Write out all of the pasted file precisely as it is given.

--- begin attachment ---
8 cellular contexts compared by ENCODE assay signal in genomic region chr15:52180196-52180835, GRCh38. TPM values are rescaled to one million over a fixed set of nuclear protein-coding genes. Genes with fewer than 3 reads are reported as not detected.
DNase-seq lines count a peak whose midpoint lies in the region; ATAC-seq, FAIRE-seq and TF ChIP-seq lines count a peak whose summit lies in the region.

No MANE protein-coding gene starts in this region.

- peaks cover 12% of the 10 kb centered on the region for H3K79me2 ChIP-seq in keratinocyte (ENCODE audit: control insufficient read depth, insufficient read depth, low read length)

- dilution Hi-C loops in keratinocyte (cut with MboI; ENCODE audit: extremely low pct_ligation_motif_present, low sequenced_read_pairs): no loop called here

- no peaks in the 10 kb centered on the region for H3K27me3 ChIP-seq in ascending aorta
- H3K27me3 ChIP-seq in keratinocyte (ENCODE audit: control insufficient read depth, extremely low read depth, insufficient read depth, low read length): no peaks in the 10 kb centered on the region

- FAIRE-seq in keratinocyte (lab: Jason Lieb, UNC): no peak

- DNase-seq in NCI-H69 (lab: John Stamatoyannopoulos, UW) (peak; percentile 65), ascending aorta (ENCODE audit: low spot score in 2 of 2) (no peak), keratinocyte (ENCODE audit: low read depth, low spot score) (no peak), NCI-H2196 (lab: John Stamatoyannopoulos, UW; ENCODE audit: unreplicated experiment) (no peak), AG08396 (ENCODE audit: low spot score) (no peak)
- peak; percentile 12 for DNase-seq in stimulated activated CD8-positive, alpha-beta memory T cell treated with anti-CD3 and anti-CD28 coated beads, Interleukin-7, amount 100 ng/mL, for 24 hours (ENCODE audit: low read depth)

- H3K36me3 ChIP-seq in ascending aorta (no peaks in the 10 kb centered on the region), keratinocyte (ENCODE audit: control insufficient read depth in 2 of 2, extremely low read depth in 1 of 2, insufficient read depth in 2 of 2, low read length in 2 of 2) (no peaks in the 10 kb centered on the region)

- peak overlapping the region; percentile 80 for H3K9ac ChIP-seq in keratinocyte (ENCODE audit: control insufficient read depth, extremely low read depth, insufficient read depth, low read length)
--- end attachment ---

8 cellular contexts compared by ENCODE assay signal in genomic region chr15:52180196-52180835, GRCh38. TPM values are rescaled to one million over a fixed set of nuclear protein-coding genes. Genes with fewer than 3 reads are reported as not detected.
DNase-seq lines count a peak whose midpoint lies in the region; ATAC-seq, FAIRE-seq and TF ChIP-seq lines count a peak whose summit lies in the region.

No MANE protein-coding gene starts in this region.

- peaks cover 12% of the 10 kb centered on the region for H3K79me2 ChIP-seq in keratinocyte (ENCODE audit: control insufficient read depth, insufficient read depth, low read length)

- dilution Hi-C loops in keratinocyte (cut with MboI; ENCODE audit: extremely low pct_ligation_motif_present, low sequenced_read_pairs): no loop called here

- no peaks in the 10 kb centered on the region for H3K27me3 ChIP-seq in ascending aorta
- H3K27me3 ChIP-seq in keratinocyte (ENCODE audit: control insufficient read depth, extremely low read depth, insufficient read depth, low read length): no peaks in the 10 kb centered on the region

- FAIRE-seq in keratinocyte (lab: Jason Lieb, UNC): no peak

- DNase-seq in NCI-H69 (lab: John Stamatoyannopoulos, UW) (peak; percentile 65), ascending aorta (ENCODE audit: low spot score in 2 of 2) (no peak), keratinocyte (ENCODE audit: low read depth, low spot score) (no peak), NCI-H2196 (lab: John Stamatoyannopoulos, UW; ENCODE audit: unreplicated experiment) (no peak), AG08396 (ENCODE audit: low spot score) (no peak)
- peak; percentile 12 for DNase-seq in stimulated activated CD8-positive, alpha-beta memory T cell treated with anti-CD3 and anti-CD28 coated beads, Interleukin-7, amount 100 ng/mL, for 24 hours (ENCODE audit: low read depth)

- H3K36me3 ChIP-seq in ascending aorta (no peaks in the 10 kb centered on the region), keratinocyte (ENCODE audit: control insufficient read depth in 2 of 2, extremely low read depth in 1 of 2, insufficient read depth in 2 of 2, low read length in 2 of 2) (no peaks in the 10 kb centered on the region)

- peak overlapping the region; percentile 80 for H3K9ac ChIP-seq in keratinocyte (ENCODE audit: control insufficient read depth, extremely low read depth, insufficient read depth, low read length)